The federal government shutdown has shown us the true face of Washington, and it’s ugly. The partisan bickering, grandstanding, and persistent refusal to compromise we’ve seen over the past two weeks is emblematic of everything Americans don’t like about their president and Congress.
But the shutdown has also exposed Washington as a town of “nonessential federal employees,” whose jobs are more effectively done at the state level. As state governments have stepped up to fill the void left by Washington’s failures, we’ve seen once again that many of the powers of the federal government should instead be left to states, localities, and the private sector.
My native South Dakota’s attempt to keep Mount Rushmore open during the shutdown was emblematic of the federal government’s arrogance and outsized power. A closure of the famous national monument — the state’s most popular tourist attraction — was a threat to South Dakota’s economy, prompting Gov. Dennis Daugaard (R) to propose an innovative public-private partnership that would have seen state personnel provide security and private donations fund operational costs. The federal government refused to give South Dakota permission to go ahead with this plan, driving thousands of tourists — and their money — away from the state’s small businesses.
Although South Dakota was unsuccessful in this particular regard, state leaders across the country have stepped up to keep business running as usual by acting like responsible adults while D.C. has devolved into a kindergarten sandbox. New Mexico, through responsible budget management, has built cash reserves capable of keeping social welfare offices open throughout the federal shutdown, and Virginia is also redirecting funds to keep government employees on the job.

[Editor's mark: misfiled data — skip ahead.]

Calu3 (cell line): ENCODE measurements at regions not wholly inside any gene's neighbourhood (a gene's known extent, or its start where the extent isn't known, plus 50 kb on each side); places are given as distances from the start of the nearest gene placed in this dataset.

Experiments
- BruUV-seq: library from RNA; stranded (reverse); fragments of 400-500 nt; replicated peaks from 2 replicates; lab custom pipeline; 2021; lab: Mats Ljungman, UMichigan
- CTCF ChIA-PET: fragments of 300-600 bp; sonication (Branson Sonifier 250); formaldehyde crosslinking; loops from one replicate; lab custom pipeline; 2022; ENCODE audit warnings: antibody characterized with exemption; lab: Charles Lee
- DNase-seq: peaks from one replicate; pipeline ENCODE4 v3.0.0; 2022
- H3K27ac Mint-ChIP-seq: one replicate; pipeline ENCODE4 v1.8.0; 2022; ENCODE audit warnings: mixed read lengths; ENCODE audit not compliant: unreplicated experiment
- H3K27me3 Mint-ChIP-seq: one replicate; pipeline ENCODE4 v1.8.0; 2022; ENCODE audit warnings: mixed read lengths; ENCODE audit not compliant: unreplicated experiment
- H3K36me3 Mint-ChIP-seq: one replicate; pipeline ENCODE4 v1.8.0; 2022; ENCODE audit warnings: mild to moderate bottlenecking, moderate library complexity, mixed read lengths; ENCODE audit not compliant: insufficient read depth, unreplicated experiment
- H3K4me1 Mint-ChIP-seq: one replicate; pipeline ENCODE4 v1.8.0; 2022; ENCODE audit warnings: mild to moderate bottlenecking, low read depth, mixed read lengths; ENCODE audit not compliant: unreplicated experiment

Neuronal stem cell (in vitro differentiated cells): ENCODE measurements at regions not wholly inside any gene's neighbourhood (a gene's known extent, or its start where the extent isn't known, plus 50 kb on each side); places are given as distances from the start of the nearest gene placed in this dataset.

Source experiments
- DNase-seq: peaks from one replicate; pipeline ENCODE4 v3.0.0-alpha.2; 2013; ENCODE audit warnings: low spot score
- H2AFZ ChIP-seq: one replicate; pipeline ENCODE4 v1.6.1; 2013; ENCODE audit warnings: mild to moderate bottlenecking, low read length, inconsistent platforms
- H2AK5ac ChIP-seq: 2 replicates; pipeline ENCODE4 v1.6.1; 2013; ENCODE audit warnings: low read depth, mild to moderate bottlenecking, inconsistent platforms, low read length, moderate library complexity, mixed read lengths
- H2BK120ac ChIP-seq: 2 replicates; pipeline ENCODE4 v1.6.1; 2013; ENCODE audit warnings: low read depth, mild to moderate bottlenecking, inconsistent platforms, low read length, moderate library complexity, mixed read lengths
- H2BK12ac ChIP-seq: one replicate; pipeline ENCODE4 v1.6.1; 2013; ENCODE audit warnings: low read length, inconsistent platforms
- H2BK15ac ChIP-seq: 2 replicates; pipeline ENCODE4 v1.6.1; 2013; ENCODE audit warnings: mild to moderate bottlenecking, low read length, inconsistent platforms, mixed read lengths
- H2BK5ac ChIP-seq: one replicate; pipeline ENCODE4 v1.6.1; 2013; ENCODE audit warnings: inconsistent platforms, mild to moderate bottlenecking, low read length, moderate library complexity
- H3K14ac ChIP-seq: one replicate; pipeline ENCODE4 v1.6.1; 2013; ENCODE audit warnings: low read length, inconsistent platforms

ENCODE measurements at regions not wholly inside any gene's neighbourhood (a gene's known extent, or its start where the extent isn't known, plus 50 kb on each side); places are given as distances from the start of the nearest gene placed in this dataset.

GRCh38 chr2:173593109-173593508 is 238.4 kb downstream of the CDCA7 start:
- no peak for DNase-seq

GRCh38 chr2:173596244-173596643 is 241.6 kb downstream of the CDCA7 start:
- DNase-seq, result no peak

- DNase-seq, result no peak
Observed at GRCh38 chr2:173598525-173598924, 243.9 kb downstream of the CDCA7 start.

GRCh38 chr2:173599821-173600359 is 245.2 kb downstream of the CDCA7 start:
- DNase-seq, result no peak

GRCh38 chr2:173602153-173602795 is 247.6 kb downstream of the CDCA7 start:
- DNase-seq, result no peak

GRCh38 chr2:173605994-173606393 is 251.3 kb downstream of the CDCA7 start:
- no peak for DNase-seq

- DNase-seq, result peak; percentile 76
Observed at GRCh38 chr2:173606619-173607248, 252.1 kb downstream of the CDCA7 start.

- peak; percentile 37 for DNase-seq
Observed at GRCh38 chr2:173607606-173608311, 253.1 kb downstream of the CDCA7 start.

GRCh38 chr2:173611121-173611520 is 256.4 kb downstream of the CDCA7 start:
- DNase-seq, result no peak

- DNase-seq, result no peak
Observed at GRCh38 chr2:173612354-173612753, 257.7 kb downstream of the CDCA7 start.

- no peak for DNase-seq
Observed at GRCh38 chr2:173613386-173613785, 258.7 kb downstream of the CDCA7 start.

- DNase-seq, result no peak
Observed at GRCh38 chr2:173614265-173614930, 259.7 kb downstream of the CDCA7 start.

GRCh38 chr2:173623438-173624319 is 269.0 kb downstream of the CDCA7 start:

Public charities and private foundations have also shown the capacity to fund projects currently under the shadow of the federal government. Most notably, the Oklahoma City National Memorial, dedicated to the victims of the 1995 bombing, was designed to be “shutdown proof” and is one of the few national monuments open this week because it relies on private funding.
The Republican National Committee also publicly offered to pay the $150,000 needed to keep the World War II Memorial open during the shutdown. While this was a carefully calculated political move by the GOP (in response to the equally politicized closure of the popular monument), there is no reason that other well-funded public interest organizations couldn’t follow the Oklahoma City model and cover the comparatively small costs of maintaining our nation’s parks and monuments full-time.
Like most things in Washington, the shutdown has been been three parts political gamesmanship to one part reality. Also, while politicians and the media have bent over backwards to paint a grave picture of the shutdown, defense, Social Security, Medicare, and Medicaid — which comprise over 60 percent of all federal spending — have been mostly unaffected, and most of the engines of government that ordinary Americans interact with daily (for example, the Postal Service) continue to churn.
In this light, perhaps the shutdown, unnecessary as it has been, may ironically work to the benefit of budget negotiators. If the near-closure of several federal departments has had little effect on the vast majority of Americans’ everyday lives, there’s a strong argument to be made that many of the federal employees sitting at home this week are not only non-essential, but entirely unnecessary. Washington can dig itself out of the mess it has created only by eliminating government waste, and the shutdown has shone a spotlight on what we can live without, and what can be better handled by states and the private sector.
Jason Stverak is President of the Franklin Center for Government and Public Integrity.